Although sleep has been shown to enhance motor skill learning, it remains unclear whether sleep enhances learning of a functional motor task in middle-aged and older individuals. The purpose of this study was to examine whether sleep enhances motor learning of a functional motor task in middle-aged and older adults.
Twenty middle-aged and 20 older individuals were randomly assigned to either the sleep condition or the no-sleep condition. Participants in the sleep condition practiced a novel walking task in the evening, and returned the following morning for retesting. Participants in the no-sleep condition practiced the walking task in the morning and returned the same day in the evening for a retest. Outcome measures included time around the walking path and spatiotemporal gait parameters.
Only the middle-aged and older adults in the sleep condition demonstrated significant off-line improvement in performance, measured as a decline in time to walk around the novel path and improvement in spatiotemporal gait parameters. The middle-aged and older adults in the no-sleep condition failed to demonstrate off-line improvements in performance of this functional task.
This is the first study to provide evidence that sleep facilitates learning a clinically relevant functional motor task in middle-aged and older adults. Because many neurologic conditions occur in the middle-aged and older adults and sleep issues are very prevalent in many neurologic conditions, it is imperative that physical therapists consider sleep as a factor that may impact motor learning and recovery in these individuals.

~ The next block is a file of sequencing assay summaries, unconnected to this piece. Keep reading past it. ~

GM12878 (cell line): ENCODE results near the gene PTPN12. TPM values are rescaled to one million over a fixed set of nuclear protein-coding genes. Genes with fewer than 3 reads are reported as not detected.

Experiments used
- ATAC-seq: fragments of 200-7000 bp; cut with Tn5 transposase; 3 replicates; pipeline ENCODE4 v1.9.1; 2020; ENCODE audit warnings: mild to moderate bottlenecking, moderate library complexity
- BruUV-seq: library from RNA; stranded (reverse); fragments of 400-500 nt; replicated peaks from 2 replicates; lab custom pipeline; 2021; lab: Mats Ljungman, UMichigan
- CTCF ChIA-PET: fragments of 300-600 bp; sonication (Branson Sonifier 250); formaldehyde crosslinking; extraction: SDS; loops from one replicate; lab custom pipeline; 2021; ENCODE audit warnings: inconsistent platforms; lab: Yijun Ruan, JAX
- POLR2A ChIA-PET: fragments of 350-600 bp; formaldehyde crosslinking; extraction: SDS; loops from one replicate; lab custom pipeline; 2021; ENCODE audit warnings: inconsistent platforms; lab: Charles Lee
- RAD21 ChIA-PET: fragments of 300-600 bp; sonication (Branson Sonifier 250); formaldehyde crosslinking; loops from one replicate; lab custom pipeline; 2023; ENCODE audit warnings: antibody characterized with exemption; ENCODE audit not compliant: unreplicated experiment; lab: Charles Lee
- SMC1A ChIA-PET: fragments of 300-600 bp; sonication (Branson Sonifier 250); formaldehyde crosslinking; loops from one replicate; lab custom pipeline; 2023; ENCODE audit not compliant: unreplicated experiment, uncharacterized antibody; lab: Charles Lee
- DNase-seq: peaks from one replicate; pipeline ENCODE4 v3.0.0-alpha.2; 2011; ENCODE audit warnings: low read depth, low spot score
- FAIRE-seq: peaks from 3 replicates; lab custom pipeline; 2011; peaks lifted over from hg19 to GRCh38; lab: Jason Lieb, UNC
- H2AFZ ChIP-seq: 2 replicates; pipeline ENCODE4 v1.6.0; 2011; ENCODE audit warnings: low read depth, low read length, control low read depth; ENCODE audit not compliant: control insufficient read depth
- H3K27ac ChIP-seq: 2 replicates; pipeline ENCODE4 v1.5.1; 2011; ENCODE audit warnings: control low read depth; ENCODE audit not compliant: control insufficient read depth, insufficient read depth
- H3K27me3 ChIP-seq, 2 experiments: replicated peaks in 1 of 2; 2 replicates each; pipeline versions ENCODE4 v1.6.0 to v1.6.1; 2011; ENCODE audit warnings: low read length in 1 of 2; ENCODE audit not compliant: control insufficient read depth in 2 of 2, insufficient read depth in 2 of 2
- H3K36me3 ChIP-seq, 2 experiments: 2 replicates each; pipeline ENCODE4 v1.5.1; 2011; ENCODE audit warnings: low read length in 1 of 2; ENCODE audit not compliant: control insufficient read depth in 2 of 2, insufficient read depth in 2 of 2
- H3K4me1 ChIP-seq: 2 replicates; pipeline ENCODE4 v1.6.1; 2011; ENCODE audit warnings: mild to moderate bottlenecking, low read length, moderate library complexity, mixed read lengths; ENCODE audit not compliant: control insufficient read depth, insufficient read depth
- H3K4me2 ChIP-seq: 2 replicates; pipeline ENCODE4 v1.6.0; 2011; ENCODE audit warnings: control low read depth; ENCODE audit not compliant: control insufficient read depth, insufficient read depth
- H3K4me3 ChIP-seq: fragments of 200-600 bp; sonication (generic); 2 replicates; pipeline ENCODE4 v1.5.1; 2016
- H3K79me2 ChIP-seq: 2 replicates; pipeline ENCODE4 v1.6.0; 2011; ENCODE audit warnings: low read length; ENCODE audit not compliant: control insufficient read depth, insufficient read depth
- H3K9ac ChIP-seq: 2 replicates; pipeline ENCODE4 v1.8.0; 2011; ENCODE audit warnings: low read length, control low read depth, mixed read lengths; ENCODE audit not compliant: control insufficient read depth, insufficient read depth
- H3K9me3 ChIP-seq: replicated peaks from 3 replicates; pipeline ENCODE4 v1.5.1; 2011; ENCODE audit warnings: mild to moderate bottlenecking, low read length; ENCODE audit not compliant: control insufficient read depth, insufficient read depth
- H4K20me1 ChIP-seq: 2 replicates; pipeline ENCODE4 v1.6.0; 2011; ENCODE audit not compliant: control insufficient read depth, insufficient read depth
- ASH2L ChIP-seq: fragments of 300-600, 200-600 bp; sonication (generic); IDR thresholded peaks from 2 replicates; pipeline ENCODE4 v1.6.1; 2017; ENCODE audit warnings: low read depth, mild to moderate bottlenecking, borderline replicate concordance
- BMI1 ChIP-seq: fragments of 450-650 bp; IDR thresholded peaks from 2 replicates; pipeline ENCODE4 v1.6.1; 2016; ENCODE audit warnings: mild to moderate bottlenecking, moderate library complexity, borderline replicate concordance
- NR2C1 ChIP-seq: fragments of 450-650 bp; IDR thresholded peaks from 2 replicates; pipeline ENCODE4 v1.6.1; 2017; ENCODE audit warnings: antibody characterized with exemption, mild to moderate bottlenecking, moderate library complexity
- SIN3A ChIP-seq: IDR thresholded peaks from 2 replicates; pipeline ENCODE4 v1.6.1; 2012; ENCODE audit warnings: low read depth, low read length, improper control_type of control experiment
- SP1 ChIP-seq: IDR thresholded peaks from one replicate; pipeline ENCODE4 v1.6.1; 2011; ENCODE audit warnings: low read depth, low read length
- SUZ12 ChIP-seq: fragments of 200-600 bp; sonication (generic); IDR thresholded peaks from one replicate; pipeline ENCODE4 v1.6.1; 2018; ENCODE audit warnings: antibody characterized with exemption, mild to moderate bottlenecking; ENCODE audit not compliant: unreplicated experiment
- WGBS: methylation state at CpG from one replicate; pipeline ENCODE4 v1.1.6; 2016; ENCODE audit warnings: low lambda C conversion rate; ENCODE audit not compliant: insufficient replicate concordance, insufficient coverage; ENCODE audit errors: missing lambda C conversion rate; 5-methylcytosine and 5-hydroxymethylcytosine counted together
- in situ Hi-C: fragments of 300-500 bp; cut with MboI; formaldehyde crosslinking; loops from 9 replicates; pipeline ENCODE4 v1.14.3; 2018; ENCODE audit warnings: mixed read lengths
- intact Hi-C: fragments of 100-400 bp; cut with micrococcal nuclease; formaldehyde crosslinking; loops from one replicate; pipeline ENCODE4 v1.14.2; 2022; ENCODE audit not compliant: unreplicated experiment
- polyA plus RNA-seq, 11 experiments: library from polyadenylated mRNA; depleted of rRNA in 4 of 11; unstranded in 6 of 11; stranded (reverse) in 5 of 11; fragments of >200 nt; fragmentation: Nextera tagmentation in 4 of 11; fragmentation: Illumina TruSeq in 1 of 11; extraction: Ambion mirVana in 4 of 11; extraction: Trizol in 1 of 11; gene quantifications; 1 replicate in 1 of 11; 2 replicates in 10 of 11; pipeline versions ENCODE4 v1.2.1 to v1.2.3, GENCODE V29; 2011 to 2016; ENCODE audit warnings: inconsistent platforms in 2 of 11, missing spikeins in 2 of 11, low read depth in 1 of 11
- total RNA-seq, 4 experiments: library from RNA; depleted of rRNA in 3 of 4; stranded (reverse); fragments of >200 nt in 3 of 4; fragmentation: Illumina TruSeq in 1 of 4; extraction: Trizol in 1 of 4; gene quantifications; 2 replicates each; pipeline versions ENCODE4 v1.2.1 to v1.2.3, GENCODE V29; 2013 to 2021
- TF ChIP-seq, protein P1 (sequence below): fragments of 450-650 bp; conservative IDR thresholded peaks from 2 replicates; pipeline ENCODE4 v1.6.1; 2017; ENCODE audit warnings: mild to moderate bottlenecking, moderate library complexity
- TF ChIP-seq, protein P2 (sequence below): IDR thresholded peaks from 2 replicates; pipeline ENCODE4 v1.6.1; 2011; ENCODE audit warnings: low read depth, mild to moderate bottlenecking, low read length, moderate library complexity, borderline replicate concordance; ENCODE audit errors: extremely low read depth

(See Video, Supplemental Digital Content 1, http://links.lww.com/JNPT/A73) for more insights from the authors.
Department of Physical Therapy and Rehabilitation Science, University of Kansas Medical Center, Kansas City, Kansas.
Correspondence: Catherine F. Siengsukon, PT, PhD, University of Kansas Medical Center, 3901 Rainbow Blvd, Mail Stop 2002, Kansas City, KS 66160 (email@example.com).
This work was funded in part by a Kanas Partners in Progress grant awarded to C.S.
Portions of data contained in this article were presented as a poster presentation by A.A. at CSM 2012. None of the data contained in this article has been submitted for publication.
The authors declare no conflicts of interest.
Supplemental digital content is available for this article. Direct URL citation appears in the printed text and is provided in the HTML and PDF versions of this article on the journal's Web site (www.jnpt.org).